The Walt Disney studios first released a full-length animated movie in 1937, a full eighty-five years ago. Eighty- five years before that, the United States was still 9 years away from engaging in civil war. Perhaps a strange way to begin a review, but not without context. Eighty-five years is a long time when generational and history-changing events can occur.
The Walt Disney Company spent those years building an animation empire. Though many have tried to replicate the success, the Mouse House still holds firm as the king of animation. Nearly a century of content definitely helps solidify their position. With Strange World, Disney attempts to propel audiences into the next 85 years by handling subjects such as diversity, sexuality, and climate responsibility in ways that perhaps would make the original audiences of Snow White and the Seven Dwarves believe that today’s world is indeed strange.
Strange World goes on to tell the story of three generations of the Clade men. They use their unique talents and skills to find the resources necessary to give power to their home civilization of Avalonia. Their adventurous talents often contradict each other. threatening to destroy their family relationships and their culture. The movie begins when Jaeger Clade (Dennis Quaid) and his son Searcher (Jake Gyllenhaal) embark on an expedition to find a viable energy source.
Along the way, they have a difference of opinion that ends up separating them. Jaeger is intent on making it across to the other side of the mountain, where he believes the solution lies. Searcher, on the other hand, discovers a plant called Pando, which he believes may be the answer to their energy problems. He decides to stay back and study said plant. Jaeger continues on his trek, eventually disappearing from the rest of the crew.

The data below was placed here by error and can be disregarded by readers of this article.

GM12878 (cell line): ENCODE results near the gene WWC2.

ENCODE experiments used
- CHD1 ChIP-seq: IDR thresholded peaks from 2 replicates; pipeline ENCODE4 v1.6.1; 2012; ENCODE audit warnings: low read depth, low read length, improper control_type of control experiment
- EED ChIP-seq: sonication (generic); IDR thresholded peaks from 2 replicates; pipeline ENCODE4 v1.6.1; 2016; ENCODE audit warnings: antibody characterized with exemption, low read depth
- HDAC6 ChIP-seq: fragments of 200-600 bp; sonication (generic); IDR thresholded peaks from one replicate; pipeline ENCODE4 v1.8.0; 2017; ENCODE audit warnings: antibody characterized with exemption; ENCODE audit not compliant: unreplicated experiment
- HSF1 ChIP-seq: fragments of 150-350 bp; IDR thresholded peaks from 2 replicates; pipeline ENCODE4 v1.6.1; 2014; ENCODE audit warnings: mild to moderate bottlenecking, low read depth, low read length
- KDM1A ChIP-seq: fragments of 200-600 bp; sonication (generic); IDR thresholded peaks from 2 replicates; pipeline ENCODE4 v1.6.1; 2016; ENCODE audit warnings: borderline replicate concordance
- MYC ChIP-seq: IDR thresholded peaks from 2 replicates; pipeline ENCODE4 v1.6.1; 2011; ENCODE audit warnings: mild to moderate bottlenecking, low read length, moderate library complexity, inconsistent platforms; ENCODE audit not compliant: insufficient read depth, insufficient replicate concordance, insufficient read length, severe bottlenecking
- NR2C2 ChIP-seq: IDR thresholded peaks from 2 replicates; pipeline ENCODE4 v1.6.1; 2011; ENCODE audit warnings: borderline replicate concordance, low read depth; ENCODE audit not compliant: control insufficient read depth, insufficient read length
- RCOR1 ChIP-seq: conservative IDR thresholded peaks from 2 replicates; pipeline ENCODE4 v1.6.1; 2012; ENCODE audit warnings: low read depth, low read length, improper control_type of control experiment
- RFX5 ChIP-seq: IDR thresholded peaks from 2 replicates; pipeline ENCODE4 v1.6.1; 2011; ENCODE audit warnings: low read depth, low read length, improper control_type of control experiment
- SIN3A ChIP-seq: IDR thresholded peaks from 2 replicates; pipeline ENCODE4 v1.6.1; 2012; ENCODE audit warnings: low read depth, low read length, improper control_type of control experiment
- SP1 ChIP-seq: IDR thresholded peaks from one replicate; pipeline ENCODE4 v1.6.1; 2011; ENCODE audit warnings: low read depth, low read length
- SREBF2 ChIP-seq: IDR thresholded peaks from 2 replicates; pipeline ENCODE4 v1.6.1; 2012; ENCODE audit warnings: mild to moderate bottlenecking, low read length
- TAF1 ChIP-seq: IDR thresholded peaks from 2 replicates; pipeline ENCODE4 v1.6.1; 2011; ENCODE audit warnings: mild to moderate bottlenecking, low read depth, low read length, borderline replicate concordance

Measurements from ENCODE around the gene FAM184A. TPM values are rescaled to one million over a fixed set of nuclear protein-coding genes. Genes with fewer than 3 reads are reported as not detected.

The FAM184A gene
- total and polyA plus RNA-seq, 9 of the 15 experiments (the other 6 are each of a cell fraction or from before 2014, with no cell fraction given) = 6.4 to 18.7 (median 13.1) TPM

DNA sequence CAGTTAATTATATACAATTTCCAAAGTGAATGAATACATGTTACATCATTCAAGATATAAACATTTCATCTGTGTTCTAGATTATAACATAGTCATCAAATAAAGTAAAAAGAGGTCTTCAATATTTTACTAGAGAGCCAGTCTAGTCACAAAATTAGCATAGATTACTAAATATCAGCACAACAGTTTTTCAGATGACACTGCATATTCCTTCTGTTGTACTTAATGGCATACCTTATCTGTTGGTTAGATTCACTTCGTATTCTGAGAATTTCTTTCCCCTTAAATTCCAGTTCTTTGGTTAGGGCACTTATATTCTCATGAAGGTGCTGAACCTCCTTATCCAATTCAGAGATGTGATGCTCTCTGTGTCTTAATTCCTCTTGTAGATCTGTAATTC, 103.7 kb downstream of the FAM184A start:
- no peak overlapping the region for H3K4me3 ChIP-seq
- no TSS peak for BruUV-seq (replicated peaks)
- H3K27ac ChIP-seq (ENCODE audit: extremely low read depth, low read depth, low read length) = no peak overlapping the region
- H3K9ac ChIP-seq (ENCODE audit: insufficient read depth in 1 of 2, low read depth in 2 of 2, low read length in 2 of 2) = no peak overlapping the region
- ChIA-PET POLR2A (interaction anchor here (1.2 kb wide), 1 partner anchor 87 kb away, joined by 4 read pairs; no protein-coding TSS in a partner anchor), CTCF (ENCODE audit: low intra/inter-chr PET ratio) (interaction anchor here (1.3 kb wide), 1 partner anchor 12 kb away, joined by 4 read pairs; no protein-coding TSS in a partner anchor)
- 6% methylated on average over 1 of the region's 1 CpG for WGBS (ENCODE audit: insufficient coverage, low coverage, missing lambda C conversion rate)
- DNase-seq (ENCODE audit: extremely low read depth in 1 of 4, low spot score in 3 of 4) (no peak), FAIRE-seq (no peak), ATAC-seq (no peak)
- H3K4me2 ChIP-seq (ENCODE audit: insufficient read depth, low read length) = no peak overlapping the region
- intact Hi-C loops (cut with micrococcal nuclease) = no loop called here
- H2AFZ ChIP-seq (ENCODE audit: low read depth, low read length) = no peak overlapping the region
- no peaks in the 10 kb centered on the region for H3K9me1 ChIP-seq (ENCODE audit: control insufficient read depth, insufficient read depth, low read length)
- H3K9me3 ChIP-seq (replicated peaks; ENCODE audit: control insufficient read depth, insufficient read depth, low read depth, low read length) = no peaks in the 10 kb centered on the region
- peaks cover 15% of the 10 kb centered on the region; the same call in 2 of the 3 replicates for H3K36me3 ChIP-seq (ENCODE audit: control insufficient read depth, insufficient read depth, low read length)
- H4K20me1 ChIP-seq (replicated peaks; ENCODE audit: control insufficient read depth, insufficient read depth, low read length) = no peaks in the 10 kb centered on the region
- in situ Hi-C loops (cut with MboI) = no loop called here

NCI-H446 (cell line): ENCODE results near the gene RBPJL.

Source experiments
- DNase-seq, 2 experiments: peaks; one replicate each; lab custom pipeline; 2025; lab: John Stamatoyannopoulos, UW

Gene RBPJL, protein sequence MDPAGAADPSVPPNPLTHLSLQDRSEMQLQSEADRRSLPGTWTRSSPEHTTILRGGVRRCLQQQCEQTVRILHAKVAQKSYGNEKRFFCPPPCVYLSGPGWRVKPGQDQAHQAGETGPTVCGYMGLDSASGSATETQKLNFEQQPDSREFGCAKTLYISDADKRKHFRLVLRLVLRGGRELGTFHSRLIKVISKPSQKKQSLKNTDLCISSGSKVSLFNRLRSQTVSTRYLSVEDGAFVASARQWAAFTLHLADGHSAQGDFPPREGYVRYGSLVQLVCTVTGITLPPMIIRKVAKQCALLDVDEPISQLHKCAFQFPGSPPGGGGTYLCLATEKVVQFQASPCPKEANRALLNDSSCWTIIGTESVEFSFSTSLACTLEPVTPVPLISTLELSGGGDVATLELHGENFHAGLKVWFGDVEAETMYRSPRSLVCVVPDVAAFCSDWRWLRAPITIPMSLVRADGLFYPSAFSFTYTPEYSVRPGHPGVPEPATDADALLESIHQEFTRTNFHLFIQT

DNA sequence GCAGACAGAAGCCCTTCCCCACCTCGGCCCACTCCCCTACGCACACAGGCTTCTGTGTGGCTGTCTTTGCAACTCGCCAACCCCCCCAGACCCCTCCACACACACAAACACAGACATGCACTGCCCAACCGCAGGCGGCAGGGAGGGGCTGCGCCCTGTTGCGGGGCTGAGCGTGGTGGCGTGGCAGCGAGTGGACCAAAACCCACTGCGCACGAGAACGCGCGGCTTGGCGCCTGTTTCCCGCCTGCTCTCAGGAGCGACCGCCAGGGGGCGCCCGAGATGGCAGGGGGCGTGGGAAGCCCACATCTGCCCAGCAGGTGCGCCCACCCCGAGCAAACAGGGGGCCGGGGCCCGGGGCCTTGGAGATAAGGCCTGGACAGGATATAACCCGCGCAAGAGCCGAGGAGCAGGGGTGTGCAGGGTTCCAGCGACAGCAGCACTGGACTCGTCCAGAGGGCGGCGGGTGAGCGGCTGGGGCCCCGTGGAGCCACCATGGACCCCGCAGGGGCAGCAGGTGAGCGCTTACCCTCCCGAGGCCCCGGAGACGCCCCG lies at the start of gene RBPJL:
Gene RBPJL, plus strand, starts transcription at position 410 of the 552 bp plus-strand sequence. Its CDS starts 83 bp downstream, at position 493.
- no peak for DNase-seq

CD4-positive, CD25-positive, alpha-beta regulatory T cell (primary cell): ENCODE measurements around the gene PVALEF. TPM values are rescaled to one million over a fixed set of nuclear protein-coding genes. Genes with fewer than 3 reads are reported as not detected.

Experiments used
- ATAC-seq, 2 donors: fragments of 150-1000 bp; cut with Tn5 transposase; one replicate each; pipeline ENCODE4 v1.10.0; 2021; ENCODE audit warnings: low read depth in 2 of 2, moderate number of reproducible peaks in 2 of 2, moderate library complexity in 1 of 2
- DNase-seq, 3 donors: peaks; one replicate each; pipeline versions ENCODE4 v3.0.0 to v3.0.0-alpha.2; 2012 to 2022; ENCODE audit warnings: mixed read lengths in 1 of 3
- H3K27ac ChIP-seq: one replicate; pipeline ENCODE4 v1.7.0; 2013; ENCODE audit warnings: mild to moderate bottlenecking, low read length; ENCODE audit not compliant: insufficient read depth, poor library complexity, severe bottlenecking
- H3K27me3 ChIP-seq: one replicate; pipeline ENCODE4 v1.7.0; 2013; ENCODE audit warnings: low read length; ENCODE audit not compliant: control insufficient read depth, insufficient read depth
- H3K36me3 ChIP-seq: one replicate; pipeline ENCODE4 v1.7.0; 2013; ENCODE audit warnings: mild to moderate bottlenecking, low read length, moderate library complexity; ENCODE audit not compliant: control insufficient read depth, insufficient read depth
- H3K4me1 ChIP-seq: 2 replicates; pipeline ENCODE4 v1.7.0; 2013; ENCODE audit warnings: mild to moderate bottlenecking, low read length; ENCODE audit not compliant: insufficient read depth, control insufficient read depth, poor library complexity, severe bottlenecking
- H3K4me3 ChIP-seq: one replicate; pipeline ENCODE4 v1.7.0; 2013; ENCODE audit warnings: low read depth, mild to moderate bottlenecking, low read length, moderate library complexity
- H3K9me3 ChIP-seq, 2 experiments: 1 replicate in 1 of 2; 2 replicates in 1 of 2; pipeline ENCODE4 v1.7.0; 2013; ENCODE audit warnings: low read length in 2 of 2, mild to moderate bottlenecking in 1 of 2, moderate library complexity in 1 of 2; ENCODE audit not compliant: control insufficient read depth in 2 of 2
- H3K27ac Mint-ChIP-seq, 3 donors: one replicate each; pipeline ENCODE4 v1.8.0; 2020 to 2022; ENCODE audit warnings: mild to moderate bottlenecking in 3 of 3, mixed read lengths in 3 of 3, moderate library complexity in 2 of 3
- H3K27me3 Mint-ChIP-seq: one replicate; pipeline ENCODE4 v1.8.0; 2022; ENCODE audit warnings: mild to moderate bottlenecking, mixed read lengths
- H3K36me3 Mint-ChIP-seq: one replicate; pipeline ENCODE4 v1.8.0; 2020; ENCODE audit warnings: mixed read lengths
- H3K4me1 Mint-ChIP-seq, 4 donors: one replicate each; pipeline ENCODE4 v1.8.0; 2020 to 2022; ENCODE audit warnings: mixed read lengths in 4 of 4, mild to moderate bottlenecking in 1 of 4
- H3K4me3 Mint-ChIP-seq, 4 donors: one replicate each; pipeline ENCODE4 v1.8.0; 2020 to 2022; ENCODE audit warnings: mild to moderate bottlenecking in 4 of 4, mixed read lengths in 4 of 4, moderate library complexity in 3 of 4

Fast forward 25 years, and Searcher now has his own family. He has married Meridian (Gabrielle Union) and they have a teenage child named Ethan (Jaboukie Young-White). Pando has proven successful as an energy source but is now becoming defective. Searcher is called into action by members of his old crew (Lucy Liu) to discover what is causing Pando to die. The father/son narrative repeats itself as now Searcher is at odds with his son. Ethan defies his father’s instruction to stay behind while Searcher embarks on a new journey.
This new journey takes them to the Strange World, inhabited by unique creatures and life forms that otherwise would not be alive in other worlds. It is filled with color and distinct shapes and sounds. A family reunion ensues when Ethan meets his grandfather, who had been stuck in this Strange World ever since having disappeared 25 years ago. The journey searching for answers to save Avalonia is now also a journey searching for answers to save the Clade family from being torn apart by their different perspectives on life and parenting.
What makes Strange World a unique offering in the Disney animation catalog is the tapestry of characters that make up the story and the way the filmmakers handle their uniqueness. Frequent Disney contributor Don Hall co-directs with screenwriter Quin Nguyen. Both worked on Raya and The Last Dragon, which featured South Asian culture. Hall was also at the helm of Big Hero 6 and Moana, two movies where multi-racial characters are prominently featured. Disney recently has not shied away from including characters that are an accurate representation of the varied cultures that make up the variety of society.
Strange World is no different. Searcher is part of a bi-racial family. His son is gay, and they have an all too adorable dog with three legs. There is no subplot or alternate context where these elements are necessary for moving the story forward. They exist as they are, with no “wink-wink” moments Disney has resorted to in the past, which came across as pandering. In Strange World, these elements are treated as perfectly normal as an accurate representation of our society (Even though for some audiences it will probably seem strange in their limited, sad world.)
It is a huge step forward in animation movies. Unfortunately, the events of Strange World are mostly forgettable. The story’s message and subplots are clear, the characters are never superfluous. That said, they are not particularly entertaining. The animation shines, but does not break new ground either. A reveal at the end of the story, even when rooted in indigenous mythology, lacks any real surprise.
Despite being adequate in most aspects, Strange World lacks any real awe and wonder. What one can hope is that 85 years from now, audiences will look back at Strange World and recognize it as the first animated movie that normalized what was strange for some a long time ago. Hopefully, it builds a better foundation for the world we live in.